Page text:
First, they entered Jerusalem thinking that they are about to kick out the Romans and become part of new King Jesus’ court. Then, Jesus is arrested, tried, convicted, and executed. Then, on Sunday most of them see him alive, seeing that he has defeated death, and they receive the Holy Spirit. Talk about information overload! It seems rather intense saying it now. So they go back to Galilee; they go fishing.
Isn’t that so like us? We have the mountaintop experience, and no matter how transformed we may feel at the time, when we are faced with the details and complications of everyday life, we go back as if it never happened. That is what I like so much about the disciples as presented in the gospels.
In today’s passage, we get a last glimpse of the disciples getting it totally wrong. They have been given the Holy Spirit. They have been told what to do. They have been trained how to do it, and they still can’t get on with business.
Knowing that they eventually do get it right provides a great example for us. It gives us hope. Knowing that they struggled like we do, struggle to stay motivated, struggle to get it right. Knowing that despite being given the same Holy Spirit that we have, they still messed up, as we do.
There can be a tendency to regard the disciples, and other figures of the Bible, as cardboard cutouts, not flesh-and-blood people with hopes and dreams, with families, responsibilities, and insecurities, people who laugh and grieve.
This narrative highlights their human-ness. It makes them relatable to our own experiences. They don’t have it all figured out yet. They still need help and guidance. That’s what makes them inspiring. If even they can get it right, and when we read the rest of the New Testament, we see that they certainly do… If they can get it right, so can we.
So, they try to go back to their old life, maybe as a break before they start in earnest, maybe because they don’t know where to start, maybe they’re going back to what they think they know. And, that doesn’t work either. They fish all night, and … nothing … until Jesus shows up.
Jesus suggests that they give it one more try, and now they have such an abundance of fish that they can’t pull it all in. It is in the realization of all of this abundance that Jesus is recognized on the beach. This reminds us of something Jesus says in John chapter 15: 5, “Apart from me you can do nothing.”
The mission of the United Methodist Church, of Joseph United Methodist Church, is making disciples of Jesus Christ for the transformation of the world. Sometimes we forget The “for Jesus Christ” part. We think that we have to do it all on our own strength or smarts or effort. Yes, we have things to do, but Jesus is really the primary actor. When we say we are doing something for Jesus/for God, are we doing it in God’s honor and in gratitude to fulfill a duty, or are we doing it as the tool of God, the agent, acting on God’s direction, in concert with God. We are just one of the many moving parts that God directs to achieve God’s goals.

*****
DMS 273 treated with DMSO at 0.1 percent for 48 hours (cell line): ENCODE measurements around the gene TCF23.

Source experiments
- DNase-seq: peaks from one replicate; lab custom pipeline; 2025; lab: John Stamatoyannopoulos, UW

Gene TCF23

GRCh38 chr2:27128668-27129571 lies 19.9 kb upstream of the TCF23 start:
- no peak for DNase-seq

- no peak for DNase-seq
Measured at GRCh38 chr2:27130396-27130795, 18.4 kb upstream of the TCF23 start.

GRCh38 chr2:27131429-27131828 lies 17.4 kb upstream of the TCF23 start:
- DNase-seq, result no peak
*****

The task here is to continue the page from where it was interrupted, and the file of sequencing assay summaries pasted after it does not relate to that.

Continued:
So often we get caught up in the former when it really is the latter. The truth is that it takes off a lot of the pressure when we realize that this is God’s Ministry, God’s project, God’s worship service, even, or especially, God’s sermon.
We are still called to do our best for God. “Love the Lord your God with all your heart, with all your soul, with all your strength, and with all your mind.” (Luke 10: 27) We are called to give our “first fruits,” our best, the cream from the top, first. Whether it is our time, money, or effort, not our leftovers if there are any leftovers. Yet, it is still for God’s purposes, and under God’s direction. The disciples seem to try to return to their old lives, but even that didn’t work for them.
In his book Remember Who You Are, Bishop William Willimon, of Duke University, recalls one thing his mother always told him whenever he left the house to go on a date during his high school days. As he left the house, she would stand at the front door and call after him, “Will, don’t forget who you are.”
We know what Will’s mom meant don’t we? She didn’t think Will was in danger of forgetting his name and street address, but she knew that alone on a date, or in the midst of some party, or while joined by friends, he might forget who he was. She knew that sometimes all of us are tempted to answer to some alien name and to be who we are not. “Don’t forget who you are,” was the maternal reminder.
The disciples that morning, as they fished without success were called from the shore by the one who was calling them back to who they were. They were his children. They were his, with a mission to do. And that mission would not and could not be successful without his guidance and presence.
What they could not escape is after years of contact with Jesus, they were no longer the same people that used to be. Oh, Peter was still impetuous and spoke boldly, and used that to great effect in his new role, but they were not the same fisher-folk they were when Jesus first called them to drop their nets and follow him.
Jesus is there to remind them who they really are, who God created them to be. He reorients Peter for his new task. Peter will live up to his namesake, The Rock, upon which Jesus will build his church. Peter, who claimed to love Jesus more than any other disciple, but deserted him just like the rest. Here Peter no longer claims to love Jesus more. It’s not a contest. It is enough to love Jesus and to do the work he prepared for us. In the end it all comes to Jesus command, “Follow me.”
“It’s almost as if by deciding to follow Jesus, we return to our true selves, beloved of God.” [Emphasis mine.] (Robert Hoch, “Commentary on John 21:1-19”, workingpreacher.org)
Though Peter thought he was returning to his true self by returning to his fishing life, Jesus shows him his actual true self. He gives Peter back his resurrection glasses that allows Peter to see things as they really are. Jesus final command in the Gospel of John is “Follow me.” We would all do well to listen to Jesus mother’s directive at the Wedding Banquet in Cana, where Jesus turns the water into wine. She says, “Do whatever he tells you.” (John 2:5)
Next week, we start examining what it really means to be citizens in the resurrected life, of the new creation while still living in the old. What it means to be in the world but not of the world. You don’t want to miss it.